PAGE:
Thursday, 21 June 2007

A Bishop Speaks...

The Most Reverend Arthur Joseph Serratelli, S.T.D., S.S.L., D.D, is Bishop of the Diocese of Patterson, at New Jersey.

Methinks a Metropolitan See is not too distant in the future!
In the 17th century, Descartes, the father of modern philosophy, rejected the philosophical traditions of Aristotle and the Scholastics. For Descartes, the very fact that we think is the proof that we exist. Cogito, ergo sum. I think, therefore I am. He rejected the use of his senses as the basis for knowledge. In so doing, he wounded the unity between mind and body found in classical philosophy. Over the course of time, the wound has widened. The spiritual and the material have drifted apart. The sacred and the secular clearly divided.

Besides modern philosophy, other factors have contributed to the separation of the sacred from the secular. The scientific manipulation of human life in test tubes has lessened the respect for life itself. Life is no longer, for some, a sacred gift from God. Likewise, the divorce of human sexuality from procreation, coupled with the continual campaign to redefine marriage has helped to push God out of the intimacies of human life. Marriage is no longer recognized as a sacred institution given by God for a man and woman to join with Him in bringing new life into the world. The sacredness of even the natural order as coming from the hands of an all-wise God is thus lost.

The anti-authoritarian prejudice that we have inherited from the social revolution of the '60’s imprinted on many a deep mistrust not only of government but of Church. Some even reject the very idea of hierarchy (literally, “a sacred origin”) as a spiritual authority established by God. As a result, Church means, for some, simply the assembly of like-minded believers who organize themselves and make their own rules and dogmas. Thus, the Church’s role in the spiritual realm is greatly eclipsed.
On the first day of the new millennium, Prince Charles of England said, "In an age of secularism, I hope, with all my heart, in a new millennium we will rediscover a sense of the sacred in all that surrounds us." He said he hoped this would hold true whether in growing crops, raising livestock, building homes in the countryside, treating disease or educating the young. He recognized by his statement that we have lost a sense of the sacred.
Living in our world, we breathe the toxic air that surrounds us. Even within the most sacred precincts of the Church, we witness a loss of the sense of the sacred. With the enthusiasm that followed the Second Vatican Council, there was a well-intentioned effort to make the liturgy modern. It became commonplace to say that the liturgy had to be relevant to the worshipper. Old songs were jettisoned. The guitar replaced the organ. Some priests even began to walk down the road of liturgical innovation, only to discover it was a dead end. And all the while, the awareness of entering into something sacred that has been given to us from above and draws us out of ourselves and into the mystery of God was gone.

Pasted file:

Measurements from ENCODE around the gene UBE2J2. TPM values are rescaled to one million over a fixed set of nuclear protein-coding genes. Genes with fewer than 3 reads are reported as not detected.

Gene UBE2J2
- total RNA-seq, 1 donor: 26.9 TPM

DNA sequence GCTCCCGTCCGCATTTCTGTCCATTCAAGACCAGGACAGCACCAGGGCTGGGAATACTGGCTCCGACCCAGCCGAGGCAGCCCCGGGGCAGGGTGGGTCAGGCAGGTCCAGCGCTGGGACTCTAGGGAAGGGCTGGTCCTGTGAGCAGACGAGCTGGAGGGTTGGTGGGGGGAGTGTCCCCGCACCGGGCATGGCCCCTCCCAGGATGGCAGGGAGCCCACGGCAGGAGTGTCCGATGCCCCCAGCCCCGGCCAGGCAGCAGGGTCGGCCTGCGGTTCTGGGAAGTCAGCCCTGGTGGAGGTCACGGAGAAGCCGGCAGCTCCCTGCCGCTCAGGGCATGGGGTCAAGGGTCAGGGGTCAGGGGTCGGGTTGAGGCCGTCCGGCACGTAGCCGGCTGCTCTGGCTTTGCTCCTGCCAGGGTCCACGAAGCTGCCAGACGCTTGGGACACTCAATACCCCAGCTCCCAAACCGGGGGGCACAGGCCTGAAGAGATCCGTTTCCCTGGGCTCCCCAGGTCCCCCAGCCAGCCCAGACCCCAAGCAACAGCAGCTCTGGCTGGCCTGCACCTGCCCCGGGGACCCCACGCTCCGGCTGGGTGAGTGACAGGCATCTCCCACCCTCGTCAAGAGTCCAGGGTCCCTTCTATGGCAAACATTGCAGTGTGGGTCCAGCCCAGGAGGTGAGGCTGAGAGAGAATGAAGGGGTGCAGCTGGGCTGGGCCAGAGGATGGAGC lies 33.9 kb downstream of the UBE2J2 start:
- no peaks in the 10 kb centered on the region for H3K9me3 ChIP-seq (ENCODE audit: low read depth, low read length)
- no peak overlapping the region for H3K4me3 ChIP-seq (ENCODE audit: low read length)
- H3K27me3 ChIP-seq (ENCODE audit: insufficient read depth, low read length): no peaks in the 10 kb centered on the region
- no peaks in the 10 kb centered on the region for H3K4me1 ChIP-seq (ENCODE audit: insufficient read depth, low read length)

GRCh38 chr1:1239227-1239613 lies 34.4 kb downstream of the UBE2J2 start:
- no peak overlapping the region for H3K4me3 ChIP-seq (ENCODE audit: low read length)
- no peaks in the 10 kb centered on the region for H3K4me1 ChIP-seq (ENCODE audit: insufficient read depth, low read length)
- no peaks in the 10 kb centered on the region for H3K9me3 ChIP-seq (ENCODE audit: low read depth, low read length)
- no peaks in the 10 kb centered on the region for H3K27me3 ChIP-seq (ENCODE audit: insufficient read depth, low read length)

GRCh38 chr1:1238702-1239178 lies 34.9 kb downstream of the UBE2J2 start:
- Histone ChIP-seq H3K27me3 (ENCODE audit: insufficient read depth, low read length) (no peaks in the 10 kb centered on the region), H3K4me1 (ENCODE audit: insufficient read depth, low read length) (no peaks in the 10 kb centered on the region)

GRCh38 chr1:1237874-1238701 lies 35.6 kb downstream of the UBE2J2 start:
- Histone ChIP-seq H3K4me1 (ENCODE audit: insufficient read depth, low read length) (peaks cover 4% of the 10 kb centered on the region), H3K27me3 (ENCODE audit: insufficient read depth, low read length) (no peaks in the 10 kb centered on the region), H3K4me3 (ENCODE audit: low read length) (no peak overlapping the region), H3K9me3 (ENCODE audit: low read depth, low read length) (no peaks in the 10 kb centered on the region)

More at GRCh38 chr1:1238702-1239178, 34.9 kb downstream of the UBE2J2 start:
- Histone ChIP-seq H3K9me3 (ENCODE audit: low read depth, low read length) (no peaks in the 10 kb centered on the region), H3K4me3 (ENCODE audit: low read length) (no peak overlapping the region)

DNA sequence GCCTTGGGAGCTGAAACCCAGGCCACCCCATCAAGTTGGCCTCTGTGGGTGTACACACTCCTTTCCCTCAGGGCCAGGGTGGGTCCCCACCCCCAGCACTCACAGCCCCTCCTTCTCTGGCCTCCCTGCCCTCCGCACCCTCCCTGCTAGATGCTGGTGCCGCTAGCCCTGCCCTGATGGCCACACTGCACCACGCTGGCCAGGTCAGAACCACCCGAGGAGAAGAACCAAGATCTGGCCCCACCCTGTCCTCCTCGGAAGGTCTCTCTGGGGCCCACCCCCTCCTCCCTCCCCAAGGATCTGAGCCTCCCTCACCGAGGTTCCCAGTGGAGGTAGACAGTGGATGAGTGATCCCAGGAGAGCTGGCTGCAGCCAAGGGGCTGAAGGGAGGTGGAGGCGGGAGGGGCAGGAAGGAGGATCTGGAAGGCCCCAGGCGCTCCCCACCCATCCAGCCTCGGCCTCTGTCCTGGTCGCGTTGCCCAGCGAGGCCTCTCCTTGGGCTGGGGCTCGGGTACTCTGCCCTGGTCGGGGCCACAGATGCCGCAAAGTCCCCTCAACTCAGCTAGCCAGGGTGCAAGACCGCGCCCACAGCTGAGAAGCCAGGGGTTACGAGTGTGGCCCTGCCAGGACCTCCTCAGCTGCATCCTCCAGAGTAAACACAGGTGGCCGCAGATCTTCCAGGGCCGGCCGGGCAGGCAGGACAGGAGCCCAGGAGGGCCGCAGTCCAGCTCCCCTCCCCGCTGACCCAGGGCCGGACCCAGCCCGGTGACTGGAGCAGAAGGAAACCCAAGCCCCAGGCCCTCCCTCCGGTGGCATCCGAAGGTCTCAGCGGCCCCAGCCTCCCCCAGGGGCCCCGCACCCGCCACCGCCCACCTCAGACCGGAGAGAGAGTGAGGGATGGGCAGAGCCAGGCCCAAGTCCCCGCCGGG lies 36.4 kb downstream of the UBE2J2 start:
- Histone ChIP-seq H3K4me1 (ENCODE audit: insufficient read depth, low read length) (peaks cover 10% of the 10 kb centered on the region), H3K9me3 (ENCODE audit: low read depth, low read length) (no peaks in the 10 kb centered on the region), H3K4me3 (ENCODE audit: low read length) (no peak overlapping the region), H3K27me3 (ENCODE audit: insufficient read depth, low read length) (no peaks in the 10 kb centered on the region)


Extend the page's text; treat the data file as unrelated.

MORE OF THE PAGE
Teaching about the Mass began to emphasize the community. The Mass was seen as a community meal. It was something everyone did together. Lost was the notion of sacrifice. Lost the awesome mystery of the Eucharist as Christ’s sacrifice on the cross. The priest was no longer seen as specially consecrated. He was no different than the laity. With all of this, a profound loss of the sacred.

Not one factor can account for the decline in Mass attendance, Church marriages, baptisms and funerals in the last years. But most certainly, the loss of the sense of the sacred has had a major impact.

Walk into any church today before Mass and you will notice that the silence that should embrace those who stand in God’s House is gone. Even the Church is no longer a sacred place. Gathering for Mass sometimes becomes as noisy as gathering for any other social event. We may not have the ability to do much about the loss of the sacredness of life in the songs, videos and movies of our day. But, most assuredly, we can do much about helping one another recover the sacredness of God’s Presence in His Church.
On the first day of this millennium, the Prince of Wales struck a strong note of optimism for the recovery of the sacred. Paraphrasing Dante, he remarked: "The strongest desire of everything, and the one first implanted by nature, is to return to its source. And since God is the source of our souls and has made it alike unto Himself, therefore this soul desires above all things to return to Him." There is one place where we can begin to rediscover the sacred.

This is the first of a series of four articles that will explore the loss and the recovery of the sense of the sacred in Catholic life.

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